New York State United Teachers leaders are crisscrossing the state on a seven-week bus tour, https://fundourfutureny.org/ witnessing the impact of funding shortages in public schools from Long Island to the North Country. Since Jan. 15, they’ve been drawing attention to a plethora of woes, including teacher and support staff layoffs, counselor shortages, ballooning class sizes, and abandoned music and art programs. To help, NYSUT is calling for a $2.1 billion increase in state aid to schools this year, and supporting a new tax on the many ultrawealthy people in New York to support it.
Our members’ push to heal sick schools in Philadelphia is being felt at the state level, with the health emergency there reaching such a point that the Philadelphia Federation of Teachers has sued its school district, persuaded the governor to budget more than $1 billion to fix schools statewide, and this week proposed a union-driven solution to triage an asbestos crisis, which so far has closed eight schools.
Educators, nurses and flight attendants are calling for a coordinated response to prevent the spread of the novel coronavirus in the United States. The coronavirus was first detected in Wuhan, China, where there have been thousands of cases and hundreds of deaths.
In a world where students are more and more ethnically and racially diverse, many educators are eager to devise more inclusive approaches to teaching and learning. That’s why the AFT’s Center for School Improvement Leadership Institute this year focused on culturally responsive pedagogy to help educators collaborate with administrators, parents, students, and others invested in creating safe and welcoming schools to develop content, scaffolding and instruction that embrace students’ cultures and experiences.
A round-the-clock mediation session on Jan. 22 between registered nurses and administrators at Good Samaritan Regional Medical Center in Corvallis, Ore., ended with a tentative agreement on a new three-year contract. The Oregon Nurses Association represents the 500 nurses at the center.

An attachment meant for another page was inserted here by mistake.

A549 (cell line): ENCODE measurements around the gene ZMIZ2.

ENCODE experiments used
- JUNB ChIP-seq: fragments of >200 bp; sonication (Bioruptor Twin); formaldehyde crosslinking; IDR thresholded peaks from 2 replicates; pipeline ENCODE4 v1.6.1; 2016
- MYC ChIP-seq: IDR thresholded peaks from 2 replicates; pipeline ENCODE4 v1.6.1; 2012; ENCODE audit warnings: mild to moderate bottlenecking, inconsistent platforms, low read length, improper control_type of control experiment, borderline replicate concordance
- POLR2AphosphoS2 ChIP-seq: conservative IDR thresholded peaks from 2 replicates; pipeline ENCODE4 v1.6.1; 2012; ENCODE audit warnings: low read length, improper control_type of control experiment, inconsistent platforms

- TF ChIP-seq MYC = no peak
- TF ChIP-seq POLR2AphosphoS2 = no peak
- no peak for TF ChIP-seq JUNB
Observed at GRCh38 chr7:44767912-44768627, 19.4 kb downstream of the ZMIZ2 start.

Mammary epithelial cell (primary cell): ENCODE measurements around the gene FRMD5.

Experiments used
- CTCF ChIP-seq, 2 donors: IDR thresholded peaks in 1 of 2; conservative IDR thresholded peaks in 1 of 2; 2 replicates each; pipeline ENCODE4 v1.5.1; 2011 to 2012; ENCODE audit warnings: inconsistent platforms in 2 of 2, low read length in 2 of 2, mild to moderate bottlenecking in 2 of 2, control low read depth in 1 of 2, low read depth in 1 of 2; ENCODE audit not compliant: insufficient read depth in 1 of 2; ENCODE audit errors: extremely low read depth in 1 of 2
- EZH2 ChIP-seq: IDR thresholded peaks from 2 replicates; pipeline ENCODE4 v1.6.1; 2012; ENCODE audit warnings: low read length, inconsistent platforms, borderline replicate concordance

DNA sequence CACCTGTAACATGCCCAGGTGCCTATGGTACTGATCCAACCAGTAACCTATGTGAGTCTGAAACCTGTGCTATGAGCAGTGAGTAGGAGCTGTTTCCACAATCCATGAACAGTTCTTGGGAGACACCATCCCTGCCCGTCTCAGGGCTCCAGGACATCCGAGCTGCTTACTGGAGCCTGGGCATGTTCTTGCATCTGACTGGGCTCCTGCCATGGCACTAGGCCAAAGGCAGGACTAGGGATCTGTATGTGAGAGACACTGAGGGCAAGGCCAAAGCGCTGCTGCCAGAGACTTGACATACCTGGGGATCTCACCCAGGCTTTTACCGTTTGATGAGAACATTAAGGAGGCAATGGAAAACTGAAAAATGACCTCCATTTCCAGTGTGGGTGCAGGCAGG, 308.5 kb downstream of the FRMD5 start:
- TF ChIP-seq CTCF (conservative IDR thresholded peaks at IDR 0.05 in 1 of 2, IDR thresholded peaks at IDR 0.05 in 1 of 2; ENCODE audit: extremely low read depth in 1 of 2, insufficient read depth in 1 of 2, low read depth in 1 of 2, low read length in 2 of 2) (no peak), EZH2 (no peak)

After decades of heartbreaking misses, Colorado lawmakers appear poised to ensure collective bargaining rights for state employees—a move that would help alleviate a crisis in job turnover for critically important state services. New legislation spearheaded by Colorado WINS, a statewide affiliate of both the AFT and the Service Employees International Union, would allow almost 28,000 state employees to come to the bargaining table and make their voices heard by negotiating a higher standard of living through safer working conditions, family-sustaining compensation, and innovations for the common good.
This week, the Supreme Court is considering whether to strike down the prohibition on state funding for religious education. The case, Espinoza v. Montana Department of Revenue, examines whether school voucher programs must include religious schools among those they fund. The AFT is among dozens of organizations that have filed amicus briefs to protect the ban on religious school vouchers. The case could be “a virtual earthquake in terms of what will happen to religious liberty and public education in this country,” says AFT President Randi Weingarten.
In a significant win for public education, the House of Representatives voted to strike down Betsy DeVos’ rule restricting student debt cancellation. DeVos’ rewrite of the “borrower defense” rule—a rule originally designed to help students who attended scam colleges and were left with mountains of debt—would make it almost impossible for defrauded students to get relief. “The House made it clear that we care more about defending defrauded students than enriching predatory schools,” says Rep. Susie Lee (D-Nev.).